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Vaughan International Film Festival celebrates 10 years of success
June 27, 2022

If there was ever any doubt as to who is VFF’s BFF, it should all but be eliminated now.

At the Vaughan International Film Festival’s 10th Annual Awards Gala at The Terrace Banquet Centre last night, Vaughan Mayor Maurizio Bevilacqua delivered an address in support that was nothing short of brilliant.

Working without a net -- no notes -- Mayor Bevilacqua hit all the right notes with an impassioned oration about the importance of the arts in general -- “one of the greatest gifts we can share with future generations is our appreciation of the arts -- they are a vital part of the diversity that enriches our city” -- and the specific work done by VFF -- “this festival is attracting work from around the world -- say it again -- around the world”.

With thousands of submissions delivered over the past 10 years, VFF has established itself as one of the category’s global leaders. Success at VFF can provide a filmmaker, actor or cinematographer with instant credibility and that goes a long way in an industry driven by word-of-mouth and reputation.

The works celebrated last night included entries from Pakistan, Greece, Islamic Republic of Iran, Canada, United States of America, Estonia, Spain, France, Finland and Italy.

It’s a far cry from the festival’s humble beginnings, where, coincidentally, Mayor Bevilacqua made his first appearance.

“When we did our first festival, I sent out about a hundred invitations to the important people -- politicians, sponsors, business people,” said festival co-founder Antonio Ienco during his address. “Only one showed up -- Maurizio Bevilacqua. He’s been supporting us from the very beginning.”

Acknowledging long-time support and involvement is tantamount to the success of VFF.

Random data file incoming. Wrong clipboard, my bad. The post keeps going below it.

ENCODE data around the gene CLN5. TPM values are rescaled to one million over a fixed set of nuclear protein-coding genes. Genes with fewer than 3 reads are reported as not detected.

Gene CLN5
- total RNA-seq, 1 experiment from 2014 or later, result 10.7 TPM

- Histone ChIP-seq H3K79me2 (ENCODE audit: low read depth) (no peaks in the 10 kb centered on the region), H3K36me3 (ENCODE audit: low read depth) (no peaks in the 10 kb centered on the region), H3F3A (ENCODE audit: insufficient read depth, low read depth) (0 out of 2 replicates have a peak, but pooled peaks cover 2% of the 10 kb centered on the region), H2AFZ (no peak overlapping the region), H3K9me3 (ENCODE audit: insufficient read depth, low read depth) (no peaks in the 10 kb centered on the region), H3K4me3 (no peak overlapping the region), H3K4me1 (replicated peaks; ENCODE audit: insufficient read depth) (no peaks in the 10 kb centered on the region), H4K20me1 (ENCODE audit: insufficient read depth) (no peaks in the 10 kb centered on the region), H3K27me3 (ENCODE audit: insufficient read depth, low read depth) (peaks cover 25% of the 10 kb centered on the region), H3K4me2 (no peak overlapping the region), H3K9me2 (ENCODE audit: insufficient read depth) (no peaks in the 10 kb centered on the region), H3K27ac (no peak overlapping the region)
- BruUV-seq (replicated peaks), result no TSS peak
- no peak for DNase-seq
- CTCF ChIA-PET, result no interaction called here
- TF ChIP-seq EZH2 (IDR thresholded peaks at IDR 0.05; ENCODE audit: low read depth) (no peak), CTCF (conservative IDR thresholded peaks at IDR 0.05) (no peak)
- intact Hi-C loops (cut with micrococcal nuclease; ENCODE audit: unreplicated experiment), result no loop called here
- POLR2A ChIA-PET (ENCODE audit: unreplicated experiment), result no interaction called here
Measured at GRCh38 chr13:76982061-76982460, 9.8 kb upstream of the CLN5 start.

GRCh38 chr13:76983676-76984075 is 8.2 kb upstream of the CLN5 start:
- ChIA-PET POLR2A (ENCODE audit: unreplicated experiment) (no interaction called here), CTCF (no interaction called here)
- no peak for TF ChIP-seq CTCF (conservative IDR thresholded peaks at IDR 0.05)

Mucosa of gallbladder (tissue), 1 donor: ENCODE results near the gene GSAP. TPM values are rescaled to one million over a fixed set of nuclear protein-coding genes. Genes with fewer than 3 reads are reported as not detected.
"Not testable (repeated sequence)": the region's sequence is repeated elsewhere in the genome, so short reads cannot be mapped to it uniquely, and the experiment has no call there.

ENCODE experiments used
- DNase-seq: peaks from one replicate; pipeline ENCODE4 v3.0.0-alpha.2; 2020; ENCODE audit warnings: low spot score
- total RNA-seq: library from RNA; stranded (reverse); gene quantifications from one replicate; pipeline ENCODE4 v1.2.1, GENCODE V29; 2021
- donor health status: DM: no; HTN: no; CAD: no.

To illustrate, the awards ceremony coordinators did away with the typical celebrity presenter -- the awards were presented instead by VFF staff.

And they paid tribute to outstanding achievement -- honouring actress Kim Roberts with the Independent Leadership Award and independent sound mixer Frank Morrone with the Sandra Piccolo Trailblazer Award.

Closing out the awards evening was an intimate and wholly engaging performance by Canadian musician Chantal Kreviazuk. Between songs, the singer/songwriter shared stories about the importance of art and culture and its place in a world that continues to repeat the same cycle, over and over again.

“Every nation produces warriors, who give rise to merchants, who give rise to poets,” she said, referencing the current situation in Ukraine, the country from which one of her ancestors fled years ago for Canada. “It’s the poets who will tell the story.”

As the festival looks to its second decade and the opportunity to continue to cement its reputation as a premier global destination for the very best films, it was, once again, Mayor Bevilacqua who delivered the coup de grace.

“VFF shows the films that tell our stories,” Mayor Bevilacqua said. “They may not be in your language or from your country but they tell our story -- the human story. That’s worth supporting.”